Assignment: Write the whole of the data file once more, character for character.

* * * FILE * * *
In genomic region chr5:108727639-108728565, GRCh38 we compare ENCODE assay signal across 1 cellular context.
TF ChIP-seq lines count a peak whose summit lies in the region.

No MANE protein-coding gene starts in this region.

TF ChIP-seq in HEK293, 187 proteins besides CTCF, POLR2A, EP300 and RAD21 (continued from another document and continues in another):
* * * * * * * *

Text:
In genomic region chr5:108727639-108728565, GRCh38 we compare ENCODE assay signal across 1 cellular context.
TF ChIP-seq lines count a peak whose summit lies in the region.

No MANE protein-coding gene starts in this region.

TF ChIP-seq in HEK293, 187 proteins besides CTCF, POLR2A, EP300 and RAD21 (continued from another document and continues in another):